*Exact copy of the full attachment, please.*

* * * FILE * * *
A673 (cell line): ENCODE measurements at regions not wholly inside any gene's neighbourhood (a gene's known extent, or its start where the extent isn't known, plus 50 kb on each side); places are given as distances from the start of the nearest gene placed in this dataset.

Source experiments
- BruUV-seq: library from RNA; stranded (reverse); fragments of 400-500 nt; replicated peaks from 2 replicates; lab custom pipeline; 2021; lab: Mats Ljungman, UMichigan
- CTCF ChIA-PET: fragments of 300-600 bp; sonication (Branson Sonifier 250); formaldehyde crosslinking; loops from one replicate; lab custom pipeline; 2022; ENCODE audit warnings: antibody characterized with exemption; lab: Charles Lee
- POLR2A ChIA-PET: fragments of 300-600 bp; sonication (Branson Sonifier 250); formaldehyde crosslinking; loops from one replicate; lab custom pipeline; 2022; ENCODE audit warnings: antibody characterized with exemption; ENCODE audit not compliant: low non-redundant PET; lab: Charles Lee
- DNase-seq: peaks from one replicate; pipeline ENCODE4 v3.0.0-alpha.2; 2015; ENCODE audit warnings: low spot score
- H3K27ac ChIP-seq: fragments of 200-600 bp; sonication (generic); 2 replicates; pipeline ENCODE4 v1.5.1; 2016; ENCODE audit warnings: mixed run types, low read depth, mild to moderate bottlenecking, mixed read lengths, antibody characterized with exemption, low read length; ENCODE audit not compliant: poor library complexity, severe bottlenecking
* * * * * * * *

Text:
A673 (cell line): ENCODE measurements at regions not wholly inside any gene's neighbourhood (a gene's known extent, or its start where the extent isn't known, plus 50 kb on each side); places are given as distances from the start of the nearest gene placed in this dataset.

Source experiments
- BruUV-seq: library from RNA; stranded (reverse); fragments of 400-500 nt; replicated peaks from 2 replicates; lab custom pipeline; 2021; lab: Mats Ljungman, UMichigan
- CTCF ChIA-PET: fragments of 300-600 bp; sonication (Branson Sonifier 250); formaldehyde crosslinking; loops from one replicate; lab custom pipeline; 2022; ENCODE audit warnings: antibody characterized with exemption; lab: Charles Lee
- POLR2A ChIA-PET: fragments of 300-600 bp; sonication (Branson Sonifier 250); formaldehyde crosslinking; loops from one replicate; lab custom pipeline; 2022; ENCODE audit warnings: antibody characterized with exemption; ENCODE audit not compliant: low non-redundant PET; lab: Charles Lee
- DNase-seq: peaks from one replicate; pipeline ENCODE4 v3.0.0-alpha.2; 2015; ENCODE audit warnings: low spot score
- H3K27ac ChIP-seq: fragments of 200-600 bp; sonication (generic); 2 replicates; pipeline ENCODE4 v1.5.1; 2016; ENCODE audit warnings: mixed run types, low read depth, mild to moderate bottlenecking, mixed read lengths, antibody characterized with exemption, low read length; ENCODE audit not compliant: poor library complexity, severe bottlenecking